Rita Williams-Garcia

Last night, I had the great fortune to meet Rita Williams-Garcia whose book One Crazy Summer has been named a Coretta Scott King Award Winner and a Newbery Honor Book. The book also won the Scott O’Dell Prize for Historical Fiction and it was a National Book Award Finalist…so many accolades that you can barely see the title of the book because these awards are plastered all over the cover.

I really enjoyed Ms. Williams-Garcia’s talk. We all sat in Dylan’s Candy bar, with it’s cotton-candy drinks, it’s red-and white striped chairs, easter-egg pastel tables that look like carousels, and even admist all of this color, she stood out like a bright star. She shared stories about her childhood, how, at just 12 years old, she sent out stories and received rejections that made her happy as a clam. Doesn’t she know she’s been rejected? her family would wonder, but all she could think was, Wow! Someone read my story and wrote me a letter! (Perhaps we can all take lessons from 12 year old Rita…)

She’s been writing for 25 years without an agent, working with the very same editor she sold her first book to and, until just recently, worked a full-time job. She originally began writing for young people because in college she worked with the kinds of kids she called: women-girls. These young adults who had more adult experiences than she had.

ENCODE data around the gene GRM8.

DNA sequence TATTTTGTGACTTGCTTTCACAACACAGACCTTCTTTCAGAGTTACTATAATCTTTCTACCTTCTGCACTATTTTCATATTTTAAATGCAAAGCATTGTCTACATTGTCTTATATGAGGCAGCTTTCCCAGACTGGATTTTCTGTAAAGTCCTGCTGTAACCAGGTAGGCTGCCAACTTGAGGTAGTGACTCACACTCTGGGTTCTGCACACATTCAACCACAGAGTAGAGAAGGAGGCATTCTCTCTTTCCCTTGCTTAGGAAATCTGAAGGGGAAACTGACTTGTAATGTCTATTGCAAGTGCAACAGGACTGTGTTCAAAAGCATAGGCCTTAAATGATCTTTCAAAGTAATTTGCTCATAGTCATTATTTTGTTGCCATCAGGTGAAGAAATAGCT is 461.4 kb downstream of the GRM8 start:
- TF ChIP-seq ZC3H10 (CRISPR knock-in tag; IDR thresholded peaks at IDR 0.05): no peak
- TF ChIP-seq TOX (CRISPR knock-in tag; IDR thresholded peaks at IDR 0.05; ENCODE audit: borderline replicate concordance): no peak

She talked about pitching hard books like middle grade books that tackle subjects like genital mutilation and about making difficult choices that limit your market and your readership. In the end, she always has to ask herself, what is the big thing I want to get across? What can I sacrifice, if anything at all?

Her excitement was infectious, the rhythm of her speech frenetic and thoughtful at the same time. When I told her that she seemed so bright and full of energy, she just said, It took me 40 years to get here. I am happy.

She reminded me that there is joy in writing and in sharing your work with others. That we can push ourselves to take on hard topics and bring them to children who read these kind of books, breathe a sigh of relief, and say: I am not the only one.


5 thoughts on “Rita Williams-Garcia

  1. Sounds like a great experience. Being able to give children a sense of connection to others on hard topics is a gift. That kind of validation can be life changing for a person who is struggling.


  2. This is the sort of post that brings hope to all of us writers. It's always great to hear where an author has 'come from' and how they have persevered. Thanks for this one, Melissa!


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